“It isn’t enough to talk about peace. One must believe in it. And it isn’t enough to believe in it. One must work at it.”      Eleanor Roosevelt                                                                                                                                                                              

Boston makes my heart clutch in fear, frozen by the thought of random acts of violence and evil, unable to explain to my children in any coherent way what a terrorist is and why people plant bombs in a crowd of innocent men, women and children. I’m at a loss, but I do know I can’t watch too much news coverage or I will be overwhelmed with grief and despair, images of 9/11, the Oklahoma City bombing, Columbine and the recent Sandy Hook shooting rushing into my mind, looping around in a way that’s not so easy to turn off.

What becomes clearer to me the older I become is that we are here for this brief time to serve others and bring peace, compassion and love into the world. I don’t say this in a philosophical, breezy or even egotistical manner. I’ve got to believe the smallest gestures and words of kindness make a difference while also being compelled to act in larger ways through a commitment to social change without conflict or the mantle of righteousness.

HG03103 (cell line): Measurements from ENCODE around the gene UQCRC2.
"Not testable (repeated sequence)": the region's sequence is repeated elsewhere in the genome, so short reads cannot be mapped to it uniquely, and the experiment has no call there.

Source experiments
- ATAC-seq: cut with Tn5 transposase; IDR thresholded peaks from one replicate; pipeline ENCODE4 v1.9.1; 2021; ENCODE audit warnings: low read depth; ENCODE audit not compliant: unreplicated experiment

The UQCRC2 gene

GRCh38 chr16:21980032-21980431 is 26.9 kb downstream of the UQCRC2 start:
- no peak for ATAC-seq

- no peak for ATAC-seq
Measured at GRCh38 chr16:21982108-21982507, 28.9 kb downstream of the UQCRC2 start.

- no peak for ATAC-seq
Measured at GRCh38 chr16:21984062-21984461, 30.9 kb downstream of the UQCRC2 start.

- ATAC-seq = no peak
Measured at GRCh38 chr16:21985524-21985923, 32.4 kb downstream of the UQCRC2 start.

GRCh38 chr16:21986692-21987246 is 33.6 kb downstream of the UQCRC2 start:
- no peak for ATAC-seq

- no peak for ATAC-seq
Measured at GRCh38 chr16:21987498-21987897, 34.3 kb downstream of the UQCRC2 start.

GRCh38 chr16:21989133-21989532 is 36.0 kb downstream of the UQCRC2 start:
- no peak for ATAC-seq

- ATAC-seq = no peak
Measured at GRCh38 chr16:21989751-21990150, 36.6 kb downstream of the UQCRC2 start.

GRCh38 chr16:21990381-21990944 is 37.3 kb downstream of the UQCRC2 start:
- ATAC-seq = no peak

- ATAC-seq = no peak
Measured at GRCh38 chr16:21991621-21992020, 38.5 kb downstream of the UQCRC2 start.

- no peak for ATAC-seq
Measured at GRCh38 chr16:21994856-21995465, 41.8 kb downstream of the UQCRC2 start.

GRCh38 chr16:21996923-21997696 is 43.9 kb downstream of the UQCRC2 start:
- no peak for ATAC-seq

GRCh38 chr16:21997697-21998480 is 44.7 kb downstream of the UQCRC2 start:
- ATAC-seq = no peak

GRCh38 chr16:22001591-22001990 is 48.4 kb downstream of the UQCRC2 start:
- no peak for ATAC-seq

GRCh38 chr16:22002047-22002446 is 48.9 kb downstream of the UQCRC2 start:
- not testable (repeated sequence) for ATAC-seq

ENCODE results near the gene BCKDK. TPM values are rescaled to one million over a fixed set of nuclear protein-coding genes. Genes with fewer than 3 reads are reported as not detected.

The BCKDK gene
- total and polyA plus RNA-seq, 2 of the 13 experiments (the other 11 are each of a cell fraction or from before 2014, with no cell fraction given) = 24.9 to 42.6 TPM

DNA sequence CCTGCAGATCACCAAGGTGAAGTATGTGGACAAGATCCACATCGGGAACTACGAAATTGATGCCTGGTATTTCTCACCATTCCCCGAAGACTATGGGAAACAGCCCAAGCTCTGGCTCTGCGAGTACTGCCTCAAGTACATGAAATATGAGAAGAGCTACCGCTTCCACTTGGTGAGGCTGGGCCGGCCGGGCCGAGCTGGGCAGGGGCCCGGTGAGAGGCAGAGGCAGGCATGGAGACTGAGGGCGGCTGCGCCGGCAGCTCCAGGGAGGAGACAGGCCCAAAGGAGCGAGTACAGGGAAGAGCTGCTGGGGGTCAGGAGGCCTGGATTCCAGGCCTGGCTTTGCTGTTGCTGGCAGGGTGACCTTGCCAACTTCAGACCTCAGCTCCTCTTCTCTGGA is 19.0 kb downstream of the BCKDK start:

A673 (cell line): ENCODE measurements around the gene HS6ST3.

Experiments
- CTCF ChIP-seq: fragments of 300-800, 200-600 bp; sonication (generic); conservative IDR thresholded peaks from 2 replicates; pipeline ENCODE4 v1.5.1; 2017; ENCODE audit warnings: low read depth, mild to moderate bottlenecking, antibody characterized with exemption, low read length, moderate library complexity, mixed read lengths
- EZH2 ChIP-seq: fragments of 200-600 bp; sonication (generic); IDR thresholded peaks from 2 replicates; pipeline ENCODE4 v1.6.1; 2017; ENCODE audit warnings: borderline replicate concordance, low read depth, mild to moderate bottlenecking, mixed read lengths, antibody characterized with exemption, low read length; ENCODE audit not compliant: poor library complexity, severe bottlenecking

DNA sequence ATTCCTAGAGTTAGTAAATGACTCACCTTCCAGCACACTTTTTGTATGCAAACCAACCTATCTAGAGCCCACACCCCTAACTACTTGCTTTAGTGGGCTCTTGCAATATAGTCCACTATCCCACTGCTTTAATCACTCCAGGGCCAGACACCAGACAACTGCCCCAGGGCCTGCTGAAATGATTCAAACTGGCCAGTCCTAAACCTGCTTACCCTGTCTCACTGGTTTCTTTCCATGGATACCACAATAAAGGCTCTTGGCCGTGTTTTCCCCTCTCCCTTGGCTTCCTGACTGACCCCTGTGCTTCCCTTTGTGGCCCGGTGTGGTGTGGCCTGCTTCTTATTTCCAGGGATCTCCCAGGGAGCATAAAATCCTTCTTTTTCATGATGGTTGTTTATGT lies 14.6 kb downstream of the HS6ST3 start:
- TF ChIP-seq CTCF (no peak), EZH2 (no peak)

As an individual and a parent, I am charged with the question: how can I live daily to make the world a safer, more sustainable, better place to live?

One bright spot is the fact there are so many incredible young people already changing the world. Something that hit home for me when I atteneded a board meeting this weekend in Chicago for the Newcomb College Institute of Tulane University ( Newcomb played a life-changing role in my educational life as a young woman, and today, through the Newcomb Scholars program, this powerful legacy for women continues as these college students become agents for social change in a variety of fields. Through innovative teaching on gender issues, service learning courses, and engaging public programs, this amazing program mentors the next generation of women leaders

While in Chicago, I also visited Hull House ( I knew who Jane Addams was, but never understood the depth of her compassion and social activism until this weekend. It was a humbling experience, to say the least. Now more than ever, we need individuals like her to help heal our social ills.

“Nothing could be worse than the fear that one had given up too soon, and left one unexpended effort that might have saved the world.” Jane Addams






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